Empty Houses Prompt Concerns About Crime

  • Playlist
  • Download
  • Embed
    <iframe src="http://www.npr.org/player/embed/88415098/88415064" width="100%" height="290" frameborder="0" scrolling="no" title="NPR embedded audio player">
  • Transcript

California leads the nation in home foreclosures and some neighborhoods are full of empty houses. Some fear that the vacant homes invite crime.


California leads the nation in home foreclosures, which means that some neighborhoods there are filled with lots of empty houses. Now, there's concern that besides hurting the economy, all those vacant homes are also fostering crime.

NPR's Karen Grigsby Bates reports.

KAREN GRIGSBY BATES: Southern Californians knew the foreclosure crisis was bad but they didn't realize it was dangerous until this story made the local TV news.

(Soundbite of TV news)

Unidentified Woman #1: A real estate agent is recovering tonight after she was raped and stabbed repeatedly in a home that's for sale. She thought she was meeting a man who was interested in buying that home.

BATES: The woman's alleged assailant lived down the street from the vacant house. He was renting a room from a family hoping his rent would help them avoid foreclosure. Corona is part of California's so-called inland empire, a swath of former farming fields and citrus groves that were converted into commuter communities during the national housing boom. Banks happily lent money to first-time homebuyers but many of those were subprime mortgages. Now, the ballooning payments have caused record foreclosures, which in Riverside County have soared more than 90 percent over the past year. Realtor Lori Gillespie(ph) gestures to the new tile-roofed homes being built right next to Highway 15 in Corona's Evandale neighborhood.

Ms. LORI GILLESPIE (Realtor, California): Five years ago, the builders were coming out here, they were buying up land but there was nothing, but these too little developments and cows - dairy farms everywhere.

BATES: Now, Gillespie says there's not a cow in sight.

Ms. GILLESPIE: You've got big retail complexes, you've got brand new schools - five in this location here - you got 11,000 new homes and they're still building.

BATES: But the housing market crash means many of those new homes will take longer to sell and many that had to be repossessed will stand unoccupied for a long time. The National Association of Realtors has a video telling members how to take precautions when showing a home.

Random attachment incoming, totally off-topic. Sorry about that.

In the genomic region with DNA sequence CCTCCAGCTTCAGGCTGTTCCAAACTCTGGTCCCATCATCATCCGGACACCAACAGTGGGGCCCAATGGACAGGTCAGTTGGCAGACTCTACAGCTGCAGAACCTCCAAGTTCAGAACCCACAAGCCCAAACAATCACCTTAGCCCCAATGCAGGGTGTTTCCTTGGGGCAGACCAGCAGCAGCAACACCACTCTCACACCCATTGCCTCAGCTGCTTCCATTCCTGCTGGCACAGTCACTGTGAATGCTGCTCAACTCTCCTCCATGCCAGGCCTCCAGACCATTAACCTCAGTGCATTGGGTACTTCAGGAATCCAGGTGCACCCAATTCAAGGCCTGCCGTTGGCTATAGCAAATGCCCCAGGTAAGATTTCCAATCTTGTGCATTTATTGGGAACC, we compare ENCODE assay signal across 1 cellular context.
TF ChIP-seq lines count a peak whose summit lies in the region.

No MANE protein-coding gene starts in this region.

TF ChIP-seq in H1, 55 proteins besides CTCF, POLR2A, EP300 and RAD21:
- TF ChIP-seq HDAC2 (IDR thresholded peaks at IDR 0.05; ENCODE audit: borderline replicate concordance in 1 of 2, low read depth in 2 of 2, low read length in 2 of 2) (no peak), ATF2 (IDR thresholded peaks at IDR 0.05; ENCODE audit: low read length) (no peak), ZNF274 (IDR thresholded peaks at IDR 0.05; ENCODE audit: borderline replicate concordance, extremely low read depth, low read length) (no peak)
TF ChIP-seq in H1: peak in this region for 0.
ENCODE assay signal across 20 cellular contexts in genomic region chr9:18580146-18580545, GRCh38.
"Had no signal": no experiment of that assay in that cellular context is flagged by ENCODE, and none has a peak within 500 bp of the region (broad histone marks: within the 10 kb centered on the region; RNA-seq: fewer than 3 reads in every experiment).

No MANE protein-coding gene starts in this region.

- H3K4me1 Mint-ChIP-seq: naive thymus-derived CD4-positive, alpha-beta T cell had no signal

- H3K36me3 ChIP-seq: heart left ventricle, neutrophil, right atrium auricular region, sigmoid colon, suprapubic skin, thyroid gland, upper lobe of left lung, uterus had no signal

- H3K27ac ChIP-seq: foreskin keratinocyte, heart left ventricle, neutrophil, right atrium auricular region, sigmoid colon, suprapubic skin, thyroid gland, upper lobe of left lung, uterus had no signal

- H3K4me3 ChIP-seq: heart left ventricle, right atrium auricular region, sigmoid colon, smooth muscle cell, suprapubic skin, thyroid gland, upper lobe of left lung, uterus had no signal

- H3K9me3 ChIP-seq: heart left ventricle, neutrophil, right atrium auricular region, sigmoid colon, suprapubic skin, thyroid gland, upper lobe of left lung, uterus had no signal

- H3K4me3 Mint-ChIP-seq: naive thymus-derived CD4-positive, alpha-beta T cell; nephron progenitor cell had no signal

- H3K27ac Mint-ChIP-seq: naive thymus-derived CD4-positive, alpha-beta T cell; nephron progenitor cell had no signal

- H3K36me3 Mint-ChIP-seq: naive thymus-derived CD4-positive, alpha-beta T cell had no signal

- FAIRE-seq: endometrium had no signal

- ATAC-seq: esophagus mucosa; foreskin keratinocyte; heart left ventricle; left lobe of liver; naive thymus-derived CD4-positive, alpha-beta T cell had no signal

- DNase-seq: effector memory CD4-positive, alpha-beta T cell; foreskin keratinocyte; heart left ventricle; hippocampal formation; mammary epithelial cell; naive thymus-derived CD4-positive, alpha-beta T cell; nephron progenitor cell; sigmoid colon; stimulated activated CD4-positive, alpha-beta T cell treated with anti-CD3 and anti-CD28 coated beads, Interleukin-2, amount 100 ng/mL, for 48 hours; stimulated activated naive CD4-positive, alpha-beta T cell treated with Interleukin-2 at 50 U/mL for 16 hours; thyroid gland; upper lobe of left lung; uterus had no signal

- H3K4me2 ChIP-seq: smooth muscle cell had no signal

Unidentified Woman #2: If you're showing a property to a new prospect, it's best to let the client precede you through the property and keep your cell phone handy in case you need to dial 9-1-1.

BATES: Jennifer Castillo(ph) says she does that and more. She meets clients in her office first and requires them to leave identification. At open houses, she has friends and family drop in unexpectedly. Castillo says the anxiety in the plummeting housing market has led to unpredictable behavior. The recent attack on the Corona realtor just hammered that home.

Ms. JENNIFER CASTILLO (Realtor, California): It made me aware because of the fact that there are many vacant homes right now, homes that are, you know, in foreclosure, people are upset, there's a lot of things going on right now and you just never know.

BATES: While boarders remain relatively rare in these single family homes, Castillo says she is starting to hear stories of families doubling up when a member loses his house. Moving in with the in-laws isn't always the answer, though.

Ms. CASTILLO: I know one circumstance, it's unfortunate but the in-laws are now losing their home also.

BATES: Back on the patio of a coffee shop and a shopping center that didn't exist five years ago, Lori Gillespie muses about how the trauma of foreclosure hurts more than just the family involved.

Ms. GILLESPIE: The community is affected by it, the job market's affected by it, furniture sales aren't as great and we all know that the county is not receiving their tax payments on these properties. There's all kinds of things involved and it is a domino effect.

BATES: And the tiles are still falling.

Karen Grigsby Bates, NPR News.

Copyright © 2008 NPR. All rights reserved. Visit our website terms of use and permissions pages at www.npr.org for further information.

NPR transcripts are created on a rush deadline by a contractor for NPR, and accuracy and availability may vary. This text may not be in its final form and may be updated or revised in the future. Please be aware that the authoritative record of NPR’s programming is the audio.



Please keep your community civil. All comments must follow the NPR.org Community rules and terms of use, and will be moderated prior to posting. NPR reserves the right to use the comments we receive, in whole or in part, and to use the commenter's name and location, in any medium. See also the Terms of Use, Privacy Policy and Community FAQ.

NPR thanks our sponsors

Become an NPR sponsor

Support comes from